Thanks to freelance writer, Shooting Times columnist and keen angler, Matt Cross, for the SGA Fishing
Group Coronablog, 4.
Around about now someone on the Stinchar should be catching the first fish of the season. However the whole country is in lockdown, fishing is forbidden and we are no exception.
Even without the lockdown it might have proved a challenge. The long period of drought that has created extreme wildfire conditions in neighbouring Galloway has also affected Ayrshire and the river has been very low for weeks. Anglers lower down the river might have had a chance but high up on the wee Stinchar, where I do my fishing, there would have been precious little chance of a fish even without the lockdown. So at least I have the conciliation that I am not missing out on much.
However fish do not stop for lockdown and the smolt run has been in progress with shoals of the little fish heading out to sea or at least trying to. For the last few seasons the Stinchar has used Smolt shepherds to keep the growing numbers of cormorants away from the smolts. One stalwart resident of Ballantrae has been doing a particularly dedicated job, getting up at the crack of dawn and basing his routine around the tide table to help the fish get through.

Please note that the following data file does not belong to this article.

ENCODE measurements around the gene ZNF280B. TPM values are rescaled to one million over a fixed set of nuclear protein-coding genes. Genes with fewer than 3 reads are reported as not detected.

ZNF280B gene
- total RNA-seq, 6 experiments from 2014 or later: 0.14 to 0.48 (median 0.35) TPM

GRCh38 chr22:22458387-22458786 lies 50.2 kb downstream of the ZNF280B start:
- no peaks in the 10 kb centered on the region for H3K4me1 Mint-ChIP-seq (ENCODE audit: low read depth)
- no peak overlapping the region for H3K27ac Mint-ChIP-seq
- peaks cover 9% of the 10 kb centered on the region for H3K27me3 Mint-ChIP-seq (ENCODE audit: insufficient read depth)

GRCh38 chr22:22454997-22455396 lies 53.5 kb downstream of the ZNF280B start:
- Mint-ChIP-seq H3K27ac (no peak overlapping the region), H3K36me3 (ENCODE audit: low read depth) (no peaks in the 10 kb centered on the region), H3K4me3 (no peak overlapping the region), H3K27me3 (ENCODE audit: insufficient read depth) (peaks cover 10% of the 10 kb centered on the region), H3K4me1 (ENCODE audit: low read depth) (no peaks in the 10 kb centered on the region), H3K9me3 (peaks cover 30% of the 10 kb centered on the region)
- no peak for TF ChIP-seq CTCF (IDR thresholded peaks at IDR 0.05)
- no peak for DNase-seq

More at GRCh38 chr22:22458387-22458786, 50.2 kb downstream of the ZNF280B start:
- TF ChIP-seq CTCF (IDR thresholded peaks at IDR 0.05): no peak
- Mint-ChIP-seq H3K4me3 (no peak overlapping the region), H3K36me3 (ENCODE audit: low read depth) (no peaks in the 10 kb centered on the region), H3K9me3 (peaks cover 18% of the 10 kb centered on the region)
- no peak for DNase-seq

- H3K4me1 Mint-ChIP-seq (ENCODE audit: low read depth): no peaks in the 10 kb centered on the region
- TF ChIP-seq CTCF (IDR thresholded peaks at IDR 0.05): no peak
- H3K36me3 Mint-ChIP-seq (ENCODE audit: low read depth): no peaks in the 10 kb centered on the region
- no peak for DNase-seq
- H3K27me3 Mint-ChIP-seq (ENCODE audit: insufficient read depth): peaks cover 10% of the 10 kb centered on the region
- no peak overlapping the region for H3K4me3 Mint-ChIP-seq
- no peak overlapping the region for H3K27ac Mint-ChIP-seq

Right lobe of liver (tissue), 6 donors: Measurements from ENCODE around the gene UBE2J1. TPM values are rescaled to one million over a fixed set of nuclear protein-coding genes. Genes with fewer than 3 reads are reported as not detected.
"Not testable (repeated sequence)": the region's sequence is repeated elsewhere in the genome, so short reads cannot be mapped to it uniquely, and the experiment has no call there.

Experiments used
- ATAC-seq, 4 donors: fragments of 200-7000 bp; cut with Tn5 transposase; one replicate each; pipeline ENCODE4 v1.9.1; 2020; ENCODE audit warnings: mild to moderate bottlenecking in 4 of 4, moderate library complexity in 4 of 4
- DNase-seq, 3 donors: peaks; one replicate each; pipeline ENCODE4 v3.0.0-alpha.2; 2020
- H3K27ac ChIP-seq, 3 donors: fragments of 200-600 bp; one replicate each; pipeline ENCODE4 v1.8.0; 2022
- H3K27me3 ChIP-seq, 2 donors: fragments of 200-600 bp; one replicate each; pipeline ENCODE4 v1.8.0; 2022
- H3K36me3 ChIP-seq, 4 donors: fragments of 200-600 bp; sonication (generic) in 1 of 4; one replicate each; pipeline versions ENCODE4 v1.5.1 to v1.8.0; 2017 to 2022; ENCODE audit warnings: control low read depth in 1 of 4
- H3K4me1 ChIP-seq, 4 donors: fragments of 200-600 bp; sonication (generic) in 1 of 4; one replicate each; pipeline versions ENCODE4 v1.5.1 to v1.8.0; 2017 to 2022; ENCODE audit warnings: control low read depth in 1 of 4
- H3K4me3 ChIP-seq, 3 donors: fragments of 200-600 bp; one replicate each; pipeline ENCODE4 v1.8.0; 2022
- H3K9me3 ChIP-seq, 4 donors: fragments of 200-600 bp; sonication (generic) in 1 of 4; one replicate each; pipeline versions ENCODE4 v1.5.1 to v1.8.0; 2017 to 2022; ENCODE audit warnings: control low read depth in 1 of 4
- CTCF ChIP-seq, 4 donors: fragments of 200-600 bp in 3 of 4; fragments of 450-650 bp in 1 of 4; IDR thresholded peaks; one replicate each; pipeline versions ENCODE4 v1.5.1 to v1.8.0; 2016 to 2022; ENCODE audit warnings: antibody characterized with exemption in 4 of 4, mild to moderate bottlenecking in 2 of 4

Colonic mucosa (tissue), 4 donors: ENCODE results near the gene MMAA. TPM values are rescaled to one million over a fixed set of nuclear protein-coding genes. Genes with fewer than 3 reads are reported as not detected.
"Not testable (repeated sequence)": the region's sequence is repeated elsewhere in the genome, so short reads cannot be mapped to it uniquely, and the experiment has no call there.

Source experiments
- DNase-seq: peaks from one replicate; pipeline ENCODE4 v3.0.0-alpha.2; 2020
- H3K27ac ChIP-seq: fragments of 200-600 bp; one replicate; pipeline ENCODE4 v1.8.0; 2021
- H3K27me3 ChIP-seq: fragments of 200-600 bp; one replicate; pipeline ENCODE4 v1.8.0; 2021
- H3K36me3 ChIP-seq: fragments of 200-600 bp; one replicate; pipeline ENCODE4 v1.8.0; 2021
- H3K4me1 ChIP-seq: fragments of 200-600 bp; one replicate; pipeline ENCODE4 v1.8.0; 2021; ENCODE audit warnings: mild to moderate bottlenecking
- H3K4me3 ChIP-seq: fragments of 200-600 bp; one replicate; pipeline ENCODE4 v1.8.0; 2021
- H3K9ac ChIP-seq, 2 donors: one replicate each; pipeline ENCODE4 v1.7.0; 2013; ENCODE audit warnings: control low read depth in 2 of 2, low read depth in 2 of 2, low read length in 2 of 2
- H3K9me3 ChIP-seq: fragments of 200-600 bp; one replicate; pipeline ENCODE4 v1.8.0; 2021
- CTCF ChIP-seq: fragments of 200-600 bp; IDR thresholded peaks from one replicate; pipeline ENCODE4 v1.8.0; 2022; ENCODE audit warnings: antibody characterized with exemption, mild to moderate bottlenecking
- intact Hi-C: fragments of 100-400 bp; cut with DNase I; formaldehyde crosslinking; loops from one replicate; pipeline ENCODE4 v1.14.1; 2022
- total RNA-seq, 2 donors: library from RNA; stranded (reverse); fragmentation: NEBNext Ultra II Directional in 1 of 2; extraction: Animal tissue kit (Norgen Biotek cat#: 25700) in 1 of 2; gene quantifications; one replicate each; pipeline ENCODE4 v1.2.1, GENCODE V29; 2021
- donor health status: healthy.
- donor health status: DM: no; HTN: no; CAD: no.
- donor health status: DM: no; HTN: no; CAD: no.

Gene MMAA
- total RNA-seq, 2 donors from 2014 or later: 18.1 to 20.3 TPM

The smolt shepherds were hard at work again this season driving off cormorants when nature decided to throw a spanner in the works. The mouth of the Stinchar has always been exceptionally mobile and just at the peak of the smolt run a gravel bar shifted to block it completely, penning the smolts in.
The estuary is a SSSI so getting a machine in and howking the gravel out of the way isn’t an option without permission from SNH. An application has been lodged, but of course there are forms to fill in and stakeholders to consult and all the rest of the bureaucracy to be plodded through.... So for now the smolts will just have to hope for the best and trust in their shepherds until the SNH officers have done their paperwork.